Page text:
Functions are first class objects, which gives them full access to properties and methods. Three key methods of the Function object are call, apply, and bind. These methods allow us to reuse functions, simplify the passing of arguments, and even lock in the value of this.
In the following post, we will cover call and apply, while a follow up will talk about bind. Often these three methods are combined in the same discussion, mainly due to each being a key method of the Function object, not necessarily because they are linked. Two of these, call and apply are similar, so let’s dive in and get to some definitions and examples.
- call – method of the Function object that invokes a function with a specified this value and individual arguments
- apply – method of the Function object that invokes a function with a specified this value and an array of arguments
call and apply
- Executes the current function immediately and returns the result of the action
- Allows you to specify the value of this
- Note: if the value of this is not defined, the global (window in the browser) object will be used
So let’s say I have an awesome function:
We can invoke this function our standard way as outlined here
We can also use call to invoke our function
or use apply
Now let’s break this down a little bit as there are a few things going on
1) Why did we pass in null?
We passed in null as the first parameter to call and apply is the thisValue. In our case, we are not referencing this (it is not used at all in our function) so we can pass in null. We will explore using the thisValue parameter in the later examples when we chain constructors below.
2) What’s going on with the second parameter?
These are the parameters to our function. In the case of awesomeFunction there is only one parameter, the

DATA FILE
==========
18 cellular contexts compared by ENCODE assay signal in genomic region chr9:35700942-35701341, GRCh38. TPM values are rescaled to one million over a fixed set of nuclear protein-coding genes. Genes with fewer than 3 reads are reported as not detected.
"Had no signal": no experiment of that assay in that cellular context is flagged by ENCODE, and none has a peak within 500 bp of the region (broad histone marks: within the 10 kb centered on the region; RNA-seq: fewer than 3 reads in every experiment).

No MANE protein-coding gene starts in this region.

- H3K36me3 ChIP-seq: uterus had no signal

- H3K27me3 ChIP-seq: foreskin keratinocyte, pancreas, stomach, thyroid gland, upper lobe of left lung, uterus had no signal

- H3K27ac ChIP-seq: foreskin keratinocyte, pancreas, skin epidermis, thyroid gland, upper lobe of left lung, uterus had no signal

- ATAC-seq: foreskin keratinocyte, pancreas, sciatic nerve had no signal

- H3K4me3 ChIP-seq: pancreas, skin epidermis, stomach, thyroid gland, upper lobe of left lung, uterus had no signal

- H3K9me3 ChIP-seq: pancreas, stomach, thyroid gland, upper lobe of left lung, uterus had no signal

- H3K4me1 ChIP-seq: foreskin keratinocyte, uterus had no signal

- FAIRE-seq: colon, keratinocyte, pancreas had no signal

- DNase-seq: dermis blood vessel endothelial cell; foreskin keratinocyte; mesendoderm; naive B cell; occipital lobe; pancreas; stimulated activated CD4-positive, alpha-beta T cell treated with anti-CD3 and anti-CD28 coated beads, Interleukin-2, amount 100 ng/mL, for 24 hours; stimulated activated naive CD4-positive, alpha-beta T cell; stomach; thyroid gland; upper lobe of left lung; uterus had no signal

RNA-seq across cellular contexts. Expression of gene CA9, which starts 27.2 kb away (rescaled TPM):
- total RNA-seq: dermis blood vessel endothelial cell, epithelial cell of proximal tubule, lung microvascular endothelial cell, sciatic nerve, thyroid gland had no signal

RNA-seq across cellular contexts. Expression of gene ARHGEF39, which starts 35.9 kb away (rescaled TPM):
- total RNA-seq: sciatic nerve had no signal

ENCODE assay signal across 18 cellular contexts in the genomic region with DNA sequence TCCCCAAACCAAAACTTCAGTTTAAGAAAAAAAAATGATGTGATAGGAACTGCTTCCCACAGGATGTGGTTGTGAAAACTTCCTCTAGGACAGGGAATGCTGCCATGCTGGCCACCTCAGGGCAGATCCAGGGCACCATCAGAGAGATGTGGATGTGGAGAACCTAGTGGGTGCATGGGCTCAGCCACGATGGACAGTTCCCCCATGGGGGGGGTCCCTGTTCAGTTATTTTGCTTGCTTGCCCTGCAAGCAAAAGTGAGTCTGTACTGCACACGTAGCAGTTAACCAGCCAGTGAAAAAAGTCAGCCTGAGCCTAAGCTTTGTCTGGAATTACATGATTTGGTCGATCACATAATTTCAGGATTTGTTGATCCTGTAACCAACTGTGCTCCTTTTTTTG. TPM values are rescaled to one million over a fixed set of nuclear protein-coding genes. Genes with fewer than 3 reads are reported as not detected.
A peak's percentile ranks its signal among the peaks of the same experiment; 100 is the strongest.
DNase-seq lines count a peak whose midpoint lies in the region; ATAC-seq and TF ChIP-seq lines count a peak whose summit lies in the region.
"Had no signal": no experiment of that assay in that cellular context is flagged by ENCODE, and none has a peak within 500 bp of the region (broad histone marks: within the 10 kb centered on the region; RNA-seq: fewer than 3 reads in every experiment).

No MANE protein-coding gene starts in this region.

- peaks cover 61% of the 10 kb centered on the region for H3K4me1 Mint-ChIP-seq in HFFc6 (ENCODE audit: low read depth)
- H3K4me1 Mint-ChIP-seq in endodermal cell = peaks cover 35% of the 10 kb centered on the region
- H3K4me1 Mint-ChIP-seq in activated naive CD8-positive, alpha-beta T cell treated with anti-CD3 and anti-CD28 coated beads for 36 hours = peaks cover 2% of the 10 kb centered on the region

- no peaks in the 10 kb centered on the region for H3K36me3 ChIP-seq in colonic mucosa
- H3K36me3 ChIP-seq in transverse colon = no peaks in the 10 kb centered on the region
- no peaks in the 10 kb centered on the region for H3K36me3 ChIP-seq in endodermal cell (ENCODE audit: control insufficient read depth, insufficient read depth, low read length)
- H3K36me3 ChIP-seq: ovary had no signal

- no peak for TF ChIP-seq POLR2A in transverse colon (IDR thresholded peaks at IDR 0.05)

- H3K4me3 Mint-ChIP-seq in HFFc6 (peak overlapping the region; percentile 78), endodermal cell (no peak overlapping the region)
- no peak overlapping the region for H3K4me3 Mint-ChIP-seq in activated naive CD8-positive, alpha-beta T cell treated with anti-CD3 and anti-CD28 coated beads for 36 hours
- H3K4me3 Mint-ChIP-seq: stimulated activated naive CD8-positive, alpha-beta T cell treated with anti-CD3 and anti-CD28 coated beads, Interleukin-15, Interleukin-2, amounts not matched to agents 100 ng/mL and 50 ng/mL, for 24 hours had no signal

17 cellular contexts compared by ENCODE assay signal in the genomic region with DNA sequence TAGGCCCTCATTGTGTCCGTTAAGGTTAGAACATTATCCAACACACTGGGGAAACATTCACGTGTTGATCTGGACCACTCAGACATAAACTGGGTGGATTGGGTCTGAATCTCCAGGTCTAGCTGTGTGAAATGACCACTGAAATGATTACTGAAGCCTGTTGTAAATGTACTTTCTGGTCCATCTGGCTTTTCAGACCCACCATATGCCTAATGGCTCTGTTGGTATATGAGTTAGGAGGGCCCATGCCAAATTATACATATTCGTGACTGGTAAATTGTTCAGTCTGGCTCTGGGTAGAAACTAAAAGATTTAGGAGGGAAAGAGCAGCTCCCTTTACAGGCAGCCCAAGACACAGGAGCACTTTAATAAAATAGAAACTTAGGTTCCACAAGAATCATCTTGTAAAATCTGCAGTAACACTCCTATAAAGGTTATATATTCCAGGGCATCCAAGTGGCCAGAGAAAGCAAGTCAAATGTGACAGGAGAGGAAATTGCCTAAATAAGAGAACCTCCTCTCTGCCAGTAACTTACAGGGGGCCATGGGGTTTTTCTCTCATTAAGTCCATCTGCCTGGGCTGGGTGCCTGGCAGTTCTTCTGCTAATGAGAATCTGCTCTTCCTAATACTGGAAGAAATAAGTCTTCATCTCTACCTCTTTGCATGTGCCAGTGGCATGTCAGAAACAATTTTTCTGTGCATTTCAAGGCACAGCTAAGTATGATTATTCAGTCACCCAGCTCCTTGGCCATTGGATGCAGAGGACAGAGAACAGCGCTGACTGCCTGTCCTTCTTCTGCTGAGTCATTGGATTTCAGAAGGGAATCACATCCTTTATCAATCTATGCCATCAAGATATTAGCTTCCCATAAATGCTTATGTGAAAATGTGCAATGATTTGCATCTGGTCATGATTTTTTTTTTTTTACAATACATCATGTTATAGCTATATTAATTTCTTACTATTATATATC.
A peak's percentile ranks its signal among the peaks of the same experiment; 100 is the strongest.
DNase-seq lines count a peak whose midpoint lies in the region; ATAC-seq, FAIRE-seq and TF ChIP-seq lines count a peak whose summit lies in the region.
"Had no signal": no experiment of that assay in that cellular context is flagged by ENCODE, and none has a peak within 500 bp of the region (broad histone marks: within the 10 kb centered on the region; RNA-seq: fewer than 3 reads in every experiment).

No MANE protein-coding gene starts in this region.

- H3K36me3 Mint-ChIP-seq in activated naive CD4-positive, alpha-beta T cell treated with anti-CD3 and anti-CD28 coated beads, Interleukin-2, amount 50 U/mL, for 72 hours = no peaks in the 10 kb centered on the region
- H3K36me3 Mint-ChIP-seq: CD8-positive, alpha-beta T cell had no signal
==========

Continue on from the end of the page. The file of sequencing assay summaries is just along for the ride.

awesomeValue that we will log. As call takes individual parameters and apply takes an array, we pass the parameters in accordingly.
So what if we had a function that took multiple parameters, how might that look?
Glad you asked, let’s try that out.
Now let’s invoke the standard way
How would this look with call?
So the genereal form of each is:
Great, but ummm, why would I ever want to do this? In the example you showed, isn’t the standard way less involved, less characters to type, and doesn’t require me to pass in some weird null parameter.
Why yes, the example was a simple one to show the general form of each function, you know walk before we can run and all that. Now that we have the basic syntax, let’s go further. Newness coming right up…
Benefits of call and apply
These functions allow us to reuse (borrow) functions – “you have some cool functionality, may I use it”?
Simplifying function calls
Say I have an array of numbers and I want to find the highest number. I might make a function similar to the one below
So how might we leverage our newfound tools to simplify this code? We can do so by utilizing apply.
Ok, but what else can we do?
What about other positions and players?
I leave that as an exercises for the reader/voice in my head to code up.
Why/when would you use these functions?
- you want to reuse a previously defined function, such as for inheritance
- you want to borrow another function’s capabilities
- you want to pass in an array of parameters vs specifying each parameter individually
Phew, not so bad, right? Right! In this post we have defined call and apply, provided examples that show how to use each method, and outlined key benefits. By using call and apply we can reuse an object’s methods, simplify function calls, and borrow constructors to create “class” based design. How might you be able to utilize call and apply in your programs?